Wireless Network Administration: Intruders

With a wired network, an intruder must usually gain access to your facility to physically connect to your network. Not so with a wireless network — in fact, with wireless, hackers equipped with notebooks that have wireless network capability can gain access to your network if they can place themselves physically within range of your network’s radio signals. Consider these possibilities:

  • If you share a building with other tenants, the other tenants’ offices may be within range.

  • If you’re in a multifloor building, the floor immediately above or below you may be in range.

  • The lobby outside your office may be within range of your network.

  • The parking lot outside or the parking garage in the basement may be in range.

If a would-be intruder can’t get within normal broadcast range, he or she may try one of several tricks to increase the range:

  • A would-be intruder can switch to a bigger antenna to extend the range of his or her wireless computer. Some experiments have shown that big antennas can receive signals from wireless networks that are miles away. In fact, there is a documented case of someone who listened in on wireless networks based in San Francisco from the Berkeley hills, which is across the San Francisco Bay.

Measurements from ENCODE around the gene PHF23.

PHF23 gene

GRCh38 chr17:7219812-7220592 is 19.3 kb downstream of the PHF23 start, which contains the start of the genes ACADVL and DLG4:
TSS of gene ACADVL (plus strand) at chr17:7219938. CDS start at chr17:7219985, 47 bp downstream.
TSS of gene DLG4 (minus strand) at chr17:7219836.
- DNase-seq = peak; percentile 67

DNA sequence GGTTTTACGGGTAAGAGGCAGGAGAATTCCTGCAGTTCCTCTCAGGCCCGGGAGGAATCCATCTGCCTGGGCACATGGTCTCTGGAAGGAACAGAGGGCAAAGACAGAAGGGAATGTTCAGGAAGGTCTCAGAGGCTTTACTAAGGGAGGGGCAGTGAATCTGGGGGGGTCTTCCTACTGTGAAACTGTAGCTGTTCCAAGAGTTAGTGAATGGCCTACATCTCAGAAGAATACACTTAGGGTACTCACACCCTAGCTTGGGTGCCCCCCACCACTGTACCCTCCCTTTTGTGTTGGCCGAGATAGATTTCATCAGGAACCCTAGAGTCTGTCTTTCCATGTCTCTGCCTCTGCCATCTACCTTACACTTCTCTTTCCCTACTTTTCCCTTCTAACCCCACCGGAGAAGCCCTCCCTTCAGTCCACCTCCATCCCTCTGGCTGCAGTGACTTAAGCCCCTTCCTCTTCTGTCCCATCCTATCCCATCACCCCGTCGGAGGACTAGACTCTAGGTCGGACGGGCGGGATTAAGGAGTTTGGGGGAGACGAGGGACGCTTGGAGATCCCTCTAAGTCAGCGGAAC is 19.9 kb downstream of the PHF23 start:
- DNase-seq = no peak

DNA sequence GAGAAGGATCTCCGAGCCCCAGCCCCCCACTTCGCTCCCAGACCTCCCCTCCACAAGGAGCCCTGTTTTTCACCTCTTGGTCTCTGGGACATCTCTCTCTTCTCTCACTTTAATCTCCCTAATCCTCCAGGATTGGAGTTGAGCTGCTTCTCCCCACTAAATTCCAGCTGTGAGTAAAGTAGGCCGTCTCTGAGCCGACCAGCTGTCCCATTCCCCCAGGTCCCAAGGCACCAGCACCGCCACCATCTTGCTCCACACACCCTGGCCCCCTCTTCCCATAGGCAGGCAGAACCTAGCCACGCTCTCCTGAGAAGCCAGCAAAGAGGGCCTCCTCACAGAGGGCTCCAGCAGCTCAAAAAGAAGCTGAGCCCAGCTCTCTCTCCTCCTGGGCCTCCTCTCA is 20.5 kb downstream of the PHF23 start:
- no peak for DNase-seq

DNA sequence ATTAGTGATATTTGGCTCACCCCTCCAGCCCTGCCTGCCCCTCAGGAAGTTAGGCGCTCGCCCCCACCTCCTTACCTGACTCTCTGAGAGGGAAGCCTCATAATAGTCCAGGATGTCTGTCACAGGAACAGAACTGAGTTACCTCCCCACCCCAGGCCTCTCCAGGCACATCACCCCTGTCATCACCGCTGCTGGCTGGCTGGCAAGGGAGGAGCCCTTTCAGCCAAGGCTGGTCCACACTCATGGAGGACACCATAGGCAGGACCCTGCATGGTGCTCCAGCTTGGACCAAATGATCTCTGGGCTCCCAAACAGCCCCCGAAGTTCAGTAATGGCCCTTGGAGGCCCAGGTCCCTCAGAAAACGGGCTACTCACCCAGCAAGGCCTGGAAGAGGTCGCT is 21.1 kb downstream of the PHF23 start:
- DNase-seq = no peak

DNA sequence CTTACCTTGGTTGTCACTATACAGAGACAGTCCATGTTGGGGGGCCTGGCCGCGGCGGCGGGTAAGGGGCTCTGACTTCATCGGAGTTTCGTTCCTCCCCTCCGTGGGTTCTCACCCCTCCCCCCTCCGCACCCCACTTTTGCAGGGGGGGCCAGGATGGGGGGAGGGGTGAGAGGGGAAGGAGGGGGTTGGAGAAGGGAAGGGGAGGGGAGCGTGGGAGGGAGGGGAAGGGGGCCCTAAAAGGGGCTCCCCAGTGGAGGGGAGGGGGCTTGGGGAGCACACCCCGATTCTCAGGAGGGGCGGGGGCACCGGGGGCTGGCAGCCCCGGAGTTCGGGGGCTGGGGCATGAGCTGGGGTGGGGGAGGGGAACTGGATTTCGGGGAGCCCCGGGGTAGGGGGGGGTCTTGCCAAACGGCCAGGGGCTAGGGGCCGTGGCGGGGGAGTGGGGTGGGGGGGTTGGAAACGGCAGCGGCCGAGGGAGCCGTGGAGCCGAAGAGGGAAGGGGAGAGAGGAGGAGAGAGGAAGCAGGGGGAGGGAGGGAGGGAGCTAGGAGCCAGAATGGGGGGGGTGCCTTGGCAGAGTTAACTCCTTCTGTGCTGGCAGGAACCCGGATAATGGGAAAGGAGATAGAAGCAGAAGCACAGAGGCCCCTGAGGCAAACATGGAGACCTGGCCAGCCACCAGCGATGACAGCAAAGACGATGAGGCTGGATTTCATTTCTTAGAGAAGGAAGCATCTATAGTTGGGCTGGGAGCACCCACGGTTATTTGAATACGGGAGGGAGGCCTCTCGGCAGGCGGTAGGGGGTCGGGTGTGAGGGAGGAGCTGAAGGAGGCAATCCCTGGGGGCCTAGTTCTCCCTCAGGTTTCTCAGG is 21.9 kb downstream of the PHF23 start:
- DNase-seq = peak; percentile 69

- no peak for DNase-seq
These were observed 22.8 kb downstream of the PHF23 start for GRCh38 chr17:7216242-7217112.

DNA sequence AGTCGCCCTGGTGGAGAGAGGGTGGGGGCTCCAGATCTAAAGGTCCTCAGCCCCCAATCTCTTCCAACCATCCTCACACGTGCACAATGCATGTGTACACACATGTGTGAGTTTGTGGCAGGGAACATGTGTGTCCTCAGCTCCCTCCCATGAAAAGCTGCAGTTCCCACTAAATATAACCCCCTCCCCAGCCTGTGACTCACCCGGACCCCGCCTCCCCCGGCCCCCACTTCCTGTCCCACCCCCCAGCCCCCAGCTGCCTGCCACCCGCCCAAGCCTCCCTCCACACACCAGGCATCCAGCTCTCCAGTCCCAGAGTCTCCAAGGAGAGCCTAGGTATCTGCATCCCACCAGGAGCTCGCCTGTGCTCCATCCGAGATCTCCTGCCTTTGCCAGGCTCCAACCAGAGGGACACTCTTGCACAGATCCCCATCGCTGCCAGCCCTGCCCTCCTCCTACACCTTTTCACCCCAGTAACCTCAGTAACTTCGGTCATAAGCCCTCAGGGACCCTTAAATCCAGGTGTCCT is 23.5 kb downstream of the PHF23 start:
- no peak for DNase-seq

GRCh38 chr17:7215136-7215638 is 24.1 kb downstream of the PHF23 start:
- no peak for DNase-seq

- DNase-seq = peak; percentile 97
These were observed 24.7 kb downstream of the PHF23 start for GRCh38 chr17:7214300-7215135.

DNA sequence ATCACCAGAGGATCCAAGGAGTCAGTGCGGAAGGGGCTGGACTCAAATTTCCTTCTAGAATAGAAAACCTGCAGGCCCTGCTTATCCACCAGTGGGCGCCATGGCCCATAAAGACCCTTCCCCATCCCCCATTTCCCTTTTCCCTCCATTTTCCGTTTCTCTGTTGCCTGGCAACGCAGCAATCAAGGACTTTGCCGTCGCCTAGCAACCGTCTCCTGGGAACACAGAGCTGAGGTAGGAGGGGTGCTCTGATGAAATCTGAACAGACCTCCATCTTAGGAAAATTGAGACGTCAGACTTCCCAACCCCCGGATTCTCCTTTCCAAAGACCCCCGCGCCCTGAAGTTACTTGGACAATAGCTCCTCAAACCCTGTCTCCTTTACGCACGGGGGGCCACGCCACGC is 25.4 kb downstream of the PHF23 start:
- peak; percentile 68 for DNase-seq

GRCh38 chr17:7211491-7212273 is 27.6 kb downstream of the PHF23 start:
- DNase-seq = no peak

• If a would-be intruder is serious about breaking into your network, he or she may smuggle a wireless repeater device into your facility — or near it — to extend the range of your wireless network to a location that he or she can get to.

Of course, a physical connection to your network is not the only way an intruder can gain access. You must still take steps to prevent an intruder from sneaking into your network through your Internet gateway. In most cases, this means that you need to set up a firewall to block unwanted and unauthorized traffic.